Jockey Club chief executive Winfried Engelbrecht-Bresges has declared there will be no mid-season replacement for departing trainer Michael Freedman.

The Australian announced last week he will be handing in his licence after Saturday’s Sha Tin meeting and returning home for family reasons.

That leaves slots available for at least two trainers, but Engelbrecht-Bresges says while it is likely there will be an appointment ratified after the licensing committee meets in “December or January”, they will not be starting until next season.

“I don’t think it would be fair to everybody to give out a new training licence. We’ve done our first analysis and we don’t think it is necessary to put a trainer in during the season,” he said.

“We feel we have sufficient opportunities for racehorse owners to go to different stables, especially now with Conghua and secondly, it’s not really fair to bring somebody in with such short notice and therefore they would be severely handicapped.”

Despite the success of the two local trainers who were recently appointed – Frankie Lor Fu-chuen and Jimmy Ting Koon-ho – the priority is to find “one or two” expatriates.

Trainer Michael Freedman quits Hong Kong racing

“Obviously we have promoted two very successful local trainers recently, but looking at the historical ratio we are two short in relation to expatriate trainers. To keep things balanced that is what we are after,” he said.

“You have to be careful not to put too many trainers in at the same time, because then it is very difficult to get a successful launch. For me, the maximum you can put in is two, and that we will consider.

“Naturally the following year, we have the big retirement [of John Moore] so therefore we need to look at how we want to stagger things, so we will give it some thought.”

One of the biggest challenges is encouraging successful trainers overseas to leave their current arrangements and take a chance on Hong Kong.

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The rewards are certainly there but it comes with a risk and pessimists could point to Freedman’s short stint as a cautionary tale.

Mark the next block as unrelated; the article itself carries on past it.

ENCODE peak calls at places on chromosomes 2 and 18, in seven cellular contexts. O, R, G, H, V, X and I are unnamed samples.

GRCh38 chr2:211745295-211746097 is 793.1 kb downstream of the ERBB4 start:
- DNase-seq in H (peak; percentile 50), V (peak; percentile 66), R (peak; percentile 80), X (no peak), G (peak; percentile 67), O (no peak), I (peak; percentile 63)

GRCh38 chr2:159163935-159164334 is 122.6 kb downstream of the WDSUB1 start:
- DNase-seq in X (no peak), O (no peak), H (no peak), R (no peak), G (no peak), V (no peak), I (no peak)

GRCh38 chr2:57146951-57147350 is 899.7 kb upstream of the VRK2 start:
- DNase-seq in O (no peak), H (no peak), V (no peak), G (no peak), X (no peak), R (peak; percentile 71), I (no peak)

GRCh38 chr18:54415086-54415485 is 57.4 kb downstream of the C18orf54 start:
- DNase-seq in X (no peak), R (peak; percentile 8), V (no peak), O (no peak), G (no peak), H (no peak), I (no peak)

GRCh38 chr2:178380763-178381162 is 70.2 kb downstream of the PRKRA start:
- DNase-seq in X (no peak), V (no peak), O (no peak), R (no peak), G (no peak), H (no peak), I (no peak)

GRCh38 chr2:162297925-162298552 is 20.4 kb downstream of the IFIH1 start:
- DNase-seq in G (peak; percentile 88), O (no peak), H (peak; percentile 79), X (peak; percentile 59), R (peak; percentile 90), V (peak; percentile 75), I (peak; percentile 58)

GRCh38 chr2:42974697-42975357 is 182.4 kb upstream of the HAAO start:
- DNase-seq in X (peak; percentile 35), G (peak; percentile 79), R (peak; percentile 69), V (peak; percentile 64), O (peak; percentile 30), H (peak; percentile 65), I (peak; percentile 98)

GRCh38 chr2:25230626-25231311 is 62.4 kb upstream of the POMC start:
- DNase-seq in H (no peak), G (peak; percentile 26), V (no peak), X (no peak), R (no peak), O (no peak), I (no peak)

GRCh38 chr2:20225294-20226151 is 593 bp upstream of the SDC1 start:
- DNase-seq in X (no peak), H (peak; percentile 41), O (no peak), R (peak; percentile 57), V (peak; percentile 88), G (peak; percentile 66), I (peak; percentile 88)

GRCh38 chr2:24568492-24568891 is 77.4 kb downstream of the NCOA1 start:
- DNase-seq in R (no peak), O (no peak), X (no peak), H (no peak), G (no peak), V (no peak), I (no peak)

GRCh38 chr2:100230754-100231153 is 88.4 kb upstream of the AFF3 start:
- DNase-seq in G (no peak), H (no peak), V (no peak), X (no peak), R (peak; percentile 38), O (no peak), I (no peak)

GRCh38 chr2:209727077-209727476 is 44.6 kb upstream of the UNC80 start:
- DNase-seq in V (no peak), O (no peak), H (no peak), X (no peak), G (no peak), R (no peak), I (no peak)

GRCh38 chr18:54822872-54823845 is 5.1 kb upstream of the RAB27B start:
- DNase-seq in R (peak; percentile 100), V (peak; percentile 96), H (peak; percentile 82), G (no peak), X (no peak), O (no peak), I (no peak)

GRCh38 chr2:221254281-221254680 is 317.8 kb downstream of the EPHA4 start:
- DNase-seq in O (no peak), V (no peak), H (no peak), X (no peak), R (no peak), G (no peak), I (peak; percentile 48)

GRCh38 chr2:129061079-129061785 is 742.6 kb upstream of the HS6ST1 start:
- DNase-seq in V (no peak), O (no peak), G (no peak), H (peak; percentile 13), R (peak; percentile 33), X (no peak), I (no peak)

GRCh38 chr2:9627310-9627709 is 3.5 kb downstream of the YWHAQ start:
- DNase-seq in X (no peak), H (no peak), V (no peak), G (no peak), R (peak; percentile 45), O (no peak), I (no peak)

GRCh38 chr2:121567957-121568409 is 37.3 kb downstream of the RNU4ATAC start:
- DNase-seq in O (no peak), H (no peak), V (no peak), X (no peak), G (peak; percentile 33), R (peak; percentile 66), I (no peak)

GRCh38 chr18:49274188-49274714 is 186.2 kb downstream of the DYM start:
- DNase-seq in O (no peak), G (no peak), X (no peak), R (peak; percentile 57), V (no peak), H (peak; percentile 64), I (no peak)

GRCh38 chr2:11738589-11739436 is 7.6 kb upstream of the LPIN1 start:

“It is definitely a little more difficult for expat trainers than for local trainers, that is why we will look for expat trainers who already have contacts here,” Engelbrecht-Bresges said.

Meanwhile, the chief executive revealed the Jockey Club is yet to receive an official application for three-time champion jockey Joao Moreira to become John Size’s stable-retained rider.

Joao Moreira poised to make stunning return to Hong Kong

“He has to sort out things with the Japanese Racing Association and we made it very clear that one cannot jump the gun. If a formal application comes then we will consider it,” he said.

“There seems to be some things to sort out with our Japanese friends.”

Engelbrecht-Bresges is also hopeful the quarantine stand-off with Australia, which means horses from Down Under will be unable to compete in the Longines Hong Kong International Races for the second year in a row, can be resolved early next year.

Australian horses will not compete in December’s Hong Kong International Races

“HKIR is one the few really intercontinental events and therefore missing horses from Australia is definitely a disappointment,” he said.

“We saw some good efforts to resolve this situation but we felt that time was running out. There is optimism we can solve the whole situation in the beginning of January.”